SECI director floats idea of further large-scale reservoir PV

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India is planning large-scale floating solar arrays on hydropower reservoirs and other bodies of water in Tamil Nadu, Jharkhand and Uttarakhand, as well as at the Lakshadweep islands.

“India has sufficient land for traditional solar installations, much of it is in remote areas inhospitable to agriculture, including deserts,” Shailesh K. Mishra, Director of Power Systems at the Solar Energy Corporation of India (SECI), told the Thomson Reuters Foundation. “Putting solar panels on water, by comparison, cuts transmission costs by moving power generation closer to the people who need the energy.”

It is not the first time India has toyed with the idea of using reservoirs and hydropower sites for floating solar. SECI has already proposed 10 GW of solar be developed on such sites over the next three years, and such plans offset the physical and legal hurdles of aggregating locations for land-intensive solar  projects.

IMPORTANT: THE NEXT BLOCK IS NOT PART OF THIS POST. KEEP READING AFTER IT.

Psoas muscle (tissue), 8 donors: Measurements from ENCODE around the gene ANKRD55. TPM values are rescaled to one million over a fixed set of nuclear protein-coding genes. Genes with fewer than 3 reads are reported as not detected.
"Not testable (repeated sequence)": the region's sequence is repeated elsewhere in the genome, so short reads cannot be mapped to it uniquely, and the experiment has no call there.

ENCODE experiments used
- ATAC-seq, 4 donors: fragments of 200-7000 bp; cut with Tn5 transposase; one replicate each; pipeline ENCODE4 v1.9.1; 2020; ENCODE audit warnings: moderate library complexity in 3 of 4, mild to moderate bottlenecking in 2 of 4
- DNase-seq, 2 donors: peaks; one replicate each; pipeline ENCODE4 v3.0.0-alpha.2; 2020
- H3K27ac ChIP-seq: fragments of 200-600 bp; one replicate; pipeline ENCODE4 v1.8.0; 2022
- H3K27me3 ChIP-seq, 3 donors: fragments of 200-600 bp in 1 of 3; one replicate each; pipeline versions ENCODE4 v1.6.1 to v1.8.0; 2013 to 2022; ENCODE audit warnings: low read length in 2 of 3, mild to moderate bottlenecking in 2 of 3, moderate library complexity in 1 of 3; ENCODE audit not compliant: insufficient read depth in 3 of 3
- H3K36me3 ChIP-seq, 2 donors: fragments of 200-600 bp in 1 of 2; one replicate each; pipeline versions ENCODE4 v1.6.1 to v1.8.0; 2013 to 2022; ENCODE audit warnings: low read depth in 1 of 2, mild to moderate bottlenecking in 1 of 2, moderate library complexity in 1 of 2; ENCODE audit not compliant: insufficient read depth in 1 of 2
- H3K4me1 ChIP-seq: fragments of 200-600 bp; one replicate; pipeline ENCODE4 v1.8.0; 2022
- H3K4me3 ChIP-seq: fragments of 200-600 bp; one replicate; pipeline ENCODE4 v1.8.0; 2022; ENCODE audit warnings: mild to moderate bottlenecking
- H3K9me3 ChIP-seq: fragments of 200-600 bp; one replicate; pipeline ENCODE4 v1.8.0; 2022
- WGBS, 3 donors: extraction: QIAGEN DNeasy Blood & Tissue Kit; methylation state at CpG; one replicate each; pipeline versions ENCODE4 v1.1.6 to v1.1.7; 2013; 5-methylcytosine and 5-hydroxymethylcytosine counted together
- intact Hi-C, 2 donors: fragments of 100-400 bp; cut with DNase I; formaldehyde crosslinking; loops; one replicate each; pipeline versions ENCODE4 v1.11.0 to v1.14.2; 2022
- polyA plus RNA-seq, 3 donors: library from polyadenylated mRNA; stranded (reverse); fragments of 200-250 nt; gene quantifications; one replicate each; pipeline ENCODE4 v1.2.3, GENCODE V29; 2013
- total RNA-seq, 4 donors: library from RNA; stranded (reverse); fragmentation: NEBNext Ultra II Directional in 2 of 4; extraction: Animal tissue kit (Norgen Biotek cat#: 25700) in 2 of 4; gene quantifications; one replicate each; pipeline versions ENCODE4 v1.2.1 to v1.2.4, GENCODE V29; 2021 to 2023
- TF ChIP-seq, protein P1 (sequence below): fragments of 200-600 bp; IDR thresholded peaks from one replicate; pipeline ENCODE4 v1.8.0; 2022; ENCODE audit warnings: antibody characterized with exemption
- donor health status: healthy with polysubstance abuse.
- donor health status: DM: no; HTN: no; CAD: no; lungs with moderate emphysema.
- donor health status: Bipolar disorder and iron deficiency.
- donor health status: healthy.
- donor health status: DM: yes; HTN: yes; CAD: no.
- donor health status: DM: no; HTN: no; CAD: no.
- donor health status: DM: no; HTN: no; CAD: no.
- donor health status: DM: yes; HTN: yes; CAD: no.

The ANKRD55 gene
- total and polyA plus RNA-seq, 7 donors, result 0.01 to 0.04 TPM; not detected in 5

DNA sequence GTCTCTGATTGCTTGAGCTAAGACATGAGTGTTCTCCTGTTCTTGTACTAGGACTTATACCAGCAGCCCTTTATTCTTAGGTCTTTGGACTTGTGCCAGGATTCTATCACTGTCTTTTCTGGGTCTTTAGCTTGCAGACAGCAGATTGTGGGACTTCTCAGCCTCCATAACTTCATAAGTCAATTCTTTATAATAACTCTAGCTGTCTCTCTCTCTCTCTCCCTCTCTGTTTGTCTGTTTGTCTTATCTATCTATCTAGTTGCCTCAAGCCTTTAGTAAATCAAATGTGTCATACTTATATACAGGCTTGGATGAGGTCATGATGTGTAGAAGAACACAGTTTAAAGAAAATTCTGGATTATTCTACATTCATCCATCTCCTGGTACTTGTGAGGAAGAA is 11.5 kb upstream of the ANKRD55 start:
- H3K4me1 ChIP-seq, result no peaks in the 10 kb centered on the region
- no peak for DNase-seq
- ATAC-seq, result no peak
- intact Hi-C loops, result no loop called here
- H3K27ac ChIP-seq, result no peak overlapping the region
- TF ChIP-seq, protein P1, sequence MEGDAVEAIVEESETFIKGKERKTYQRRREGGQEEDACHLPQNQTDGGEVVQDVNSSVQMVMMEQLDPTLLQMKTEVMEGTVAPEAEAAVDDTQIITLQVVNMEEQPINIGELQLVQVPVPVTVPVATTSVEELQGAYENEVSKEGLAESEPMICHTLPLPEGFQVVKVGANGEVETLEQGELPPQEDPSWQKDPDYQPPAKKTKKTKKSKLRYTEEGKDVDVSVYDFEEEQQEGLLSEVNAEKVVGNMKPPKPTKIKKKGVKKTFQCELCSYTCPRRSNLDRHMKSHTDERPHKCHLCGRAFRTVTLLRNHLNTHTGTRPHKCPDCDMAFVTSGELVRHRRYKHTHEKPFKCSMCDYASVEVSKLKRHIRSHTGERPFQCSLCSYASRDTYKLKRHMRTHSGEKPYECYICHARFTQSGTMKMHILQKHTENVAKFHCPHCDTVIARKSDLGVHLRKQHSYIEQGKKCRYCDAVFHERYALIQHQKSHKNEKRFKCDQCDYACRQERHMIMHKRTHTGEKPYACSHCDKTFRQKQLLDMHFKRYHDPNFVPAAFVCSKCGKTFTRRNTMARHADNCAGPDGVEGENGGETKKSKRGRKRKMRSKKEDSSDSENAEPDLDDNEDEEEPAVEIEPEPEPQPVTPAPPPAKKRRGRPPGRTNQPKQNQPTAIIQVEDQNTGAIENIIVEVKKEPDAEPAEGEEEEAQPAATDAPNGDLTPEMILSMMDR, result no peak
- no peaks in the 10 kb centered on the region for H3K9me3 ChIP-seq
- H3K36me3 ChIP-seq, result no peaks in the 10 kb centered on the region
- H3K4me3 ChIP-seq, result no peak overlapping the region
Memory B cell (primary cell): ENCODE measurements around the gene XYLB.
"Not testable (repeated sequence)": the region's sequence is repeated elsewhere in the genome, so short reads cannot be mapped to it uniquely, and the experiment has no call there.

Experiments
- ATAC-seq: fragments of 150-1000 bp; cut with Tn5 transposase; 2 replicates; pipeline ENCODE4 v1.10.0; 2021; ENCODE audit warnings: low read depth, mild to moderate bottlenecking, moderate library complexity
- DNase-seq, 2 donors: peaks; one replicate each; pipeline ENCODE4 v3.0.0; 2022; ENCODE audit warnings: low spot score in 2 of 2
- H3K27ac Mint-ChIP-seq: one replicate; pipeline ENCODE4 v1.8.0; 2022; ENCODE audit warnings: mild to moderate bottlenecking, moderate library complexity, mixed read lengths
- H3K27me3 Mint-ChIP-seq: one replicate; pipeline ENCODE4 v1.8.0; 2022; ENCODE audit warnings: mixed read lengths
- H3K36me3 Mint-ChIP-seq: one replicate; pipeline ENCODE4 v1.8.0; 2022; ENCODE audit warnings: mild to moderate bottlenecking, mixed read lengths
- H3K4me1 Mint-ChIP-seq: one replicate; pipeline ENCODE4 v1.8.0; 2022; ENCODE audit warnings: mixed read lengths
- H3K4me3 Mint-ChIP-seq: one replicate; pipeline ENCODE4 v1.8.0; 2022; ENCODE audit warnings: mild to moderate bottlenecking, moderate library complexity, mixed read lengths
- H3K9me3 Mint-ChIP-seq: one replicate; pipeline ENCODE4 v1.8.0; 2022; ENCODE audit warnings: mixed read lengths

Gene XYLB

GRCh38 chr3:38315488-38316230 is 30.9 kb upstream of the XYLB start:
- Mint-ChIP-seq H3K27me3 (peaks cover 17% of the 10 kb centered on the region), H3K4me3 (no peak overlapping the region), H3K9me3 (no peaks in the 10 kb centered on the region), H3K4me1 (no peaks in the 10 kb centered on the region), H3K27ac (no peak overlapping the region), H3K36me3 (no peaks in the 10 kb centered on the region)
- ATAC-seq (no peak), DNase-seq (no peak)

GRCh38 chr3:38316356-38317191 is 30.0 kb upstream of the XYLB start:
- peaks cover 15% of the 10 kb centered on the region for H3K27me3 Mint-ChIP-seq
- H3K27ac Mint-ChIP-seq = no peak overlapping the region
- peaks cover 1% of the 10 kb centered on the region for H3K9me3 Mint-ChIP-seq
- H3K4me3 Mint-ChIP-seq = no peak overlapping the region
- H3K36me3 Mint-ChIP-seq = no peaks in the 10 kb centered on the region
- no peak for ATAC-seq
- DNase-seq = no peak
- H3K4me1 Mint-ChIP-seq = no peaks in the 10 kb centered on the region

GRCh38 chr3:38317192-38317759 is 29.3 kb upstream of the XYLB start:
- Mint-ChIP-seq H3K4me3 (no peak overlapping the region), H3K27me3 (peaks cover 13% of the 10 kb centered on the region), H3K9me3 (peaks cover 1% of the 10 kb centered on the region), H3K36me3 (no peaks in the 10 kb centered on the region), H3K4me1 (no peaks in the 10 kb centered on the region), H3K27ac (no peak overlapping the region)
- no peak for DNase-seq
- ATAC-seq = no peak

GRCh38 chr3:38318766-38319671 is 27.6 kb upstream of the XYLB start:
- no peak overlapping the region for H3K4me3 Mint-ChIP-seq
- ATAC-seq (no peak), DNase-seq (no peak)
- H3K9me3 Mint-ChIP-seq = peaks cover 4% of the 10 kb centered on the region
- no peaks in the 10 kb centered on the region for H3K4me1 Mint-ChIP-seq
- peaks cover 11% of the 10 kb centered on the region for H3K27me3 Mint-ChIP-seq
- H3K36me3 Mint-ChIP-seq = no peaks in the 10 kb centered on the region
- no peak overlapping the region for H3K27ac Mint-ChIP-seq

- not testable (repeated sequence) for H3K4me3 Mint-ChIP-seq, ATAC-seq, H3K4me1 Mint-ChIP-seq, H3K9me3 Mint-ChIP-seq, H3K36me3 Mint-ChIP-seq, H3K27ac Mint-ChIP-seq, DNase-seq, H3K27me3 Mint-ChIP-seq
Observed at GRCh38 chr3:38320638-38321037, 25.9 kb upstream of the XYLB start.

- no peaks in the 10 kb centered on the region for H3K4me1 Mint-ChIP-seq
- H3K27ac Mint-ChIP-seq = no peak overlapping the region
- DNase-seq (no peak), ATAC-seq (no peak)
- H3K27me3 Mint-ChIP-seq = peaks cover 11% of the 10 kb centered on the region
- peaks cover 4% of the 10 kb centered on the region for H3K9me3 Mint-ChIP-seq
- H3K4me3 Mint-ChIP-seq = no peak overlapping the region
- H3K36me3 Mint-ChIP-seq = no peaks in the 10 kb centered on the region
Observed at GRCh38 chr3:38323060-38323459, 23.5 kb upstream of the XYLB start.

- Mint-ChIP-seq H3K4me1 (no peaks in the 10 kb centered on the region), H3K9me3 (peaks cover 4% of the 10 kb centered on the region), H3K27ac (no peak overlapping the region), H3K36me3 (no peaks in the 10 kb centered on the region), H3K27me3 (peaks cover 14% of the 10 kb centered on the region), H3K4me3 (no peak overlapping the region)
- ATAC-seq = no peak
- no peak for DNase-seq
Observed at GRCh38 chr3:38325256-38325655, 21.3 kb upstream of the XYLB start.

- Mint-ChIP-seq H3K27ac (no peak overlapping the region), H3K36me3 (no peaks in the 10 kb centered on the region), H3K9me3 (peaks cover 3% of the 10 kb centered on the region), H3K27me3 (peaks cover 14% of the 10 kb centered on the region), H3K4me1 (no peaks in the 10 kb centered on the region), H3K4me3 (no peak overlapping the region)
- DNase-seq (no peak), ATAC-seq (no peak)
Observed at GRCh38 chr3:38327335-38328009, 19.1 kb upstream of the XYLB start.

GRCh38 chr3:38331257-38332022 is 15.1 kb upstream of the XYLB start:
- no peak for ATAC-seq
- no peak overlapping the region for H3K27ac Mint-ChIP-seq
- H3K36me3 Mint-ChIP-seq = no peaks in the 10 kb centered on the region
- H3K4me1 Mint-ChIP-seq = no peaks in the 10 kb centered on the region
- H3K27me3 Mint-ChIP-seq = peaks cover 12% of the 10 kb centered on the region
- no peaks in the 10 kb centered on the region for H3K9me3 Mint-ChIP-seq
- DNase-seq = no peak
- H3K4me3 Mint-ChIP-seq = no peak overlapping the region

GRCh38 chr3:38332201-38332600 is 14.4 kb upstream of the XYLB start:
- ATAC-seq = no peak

Rising tide floats solar projects

Of late, several tenders for relatively small-scale floating PV projects have been issued, including a total 1 GW worth by the Maharashtra State Electricity Distribution Company Limited, and 10 MW by the Lakshadweep Energy Development Agency. In Uttar Pradesh, SECI has increased the capacity of floating solar from 100 to 150 MW.

Last month, SECI extended India’s largest floating solar tender for a seventh time. The 150 MW project will be set up on Uttar Pradesh’s Rihand Dam, India’s largest by volume and the nation’s largest artificial lake.

This year, the Greater Visakhapatnam Smart City Corporation Limited commissioned a 2 MW grid-connected floating solar project on the Mudasarlova reservoir which is currently the largest operational floating solar project in India, dethroning a 500 kW project commissioned in Kerala in December.

According to a report by the World Bank Group and the Solar Energy Research Institute of Singapore, the global potential of floating solar is estimated to be around 400 GW. China accounts for the largest chunk of the world’s total, with 1.1 GW of capacity.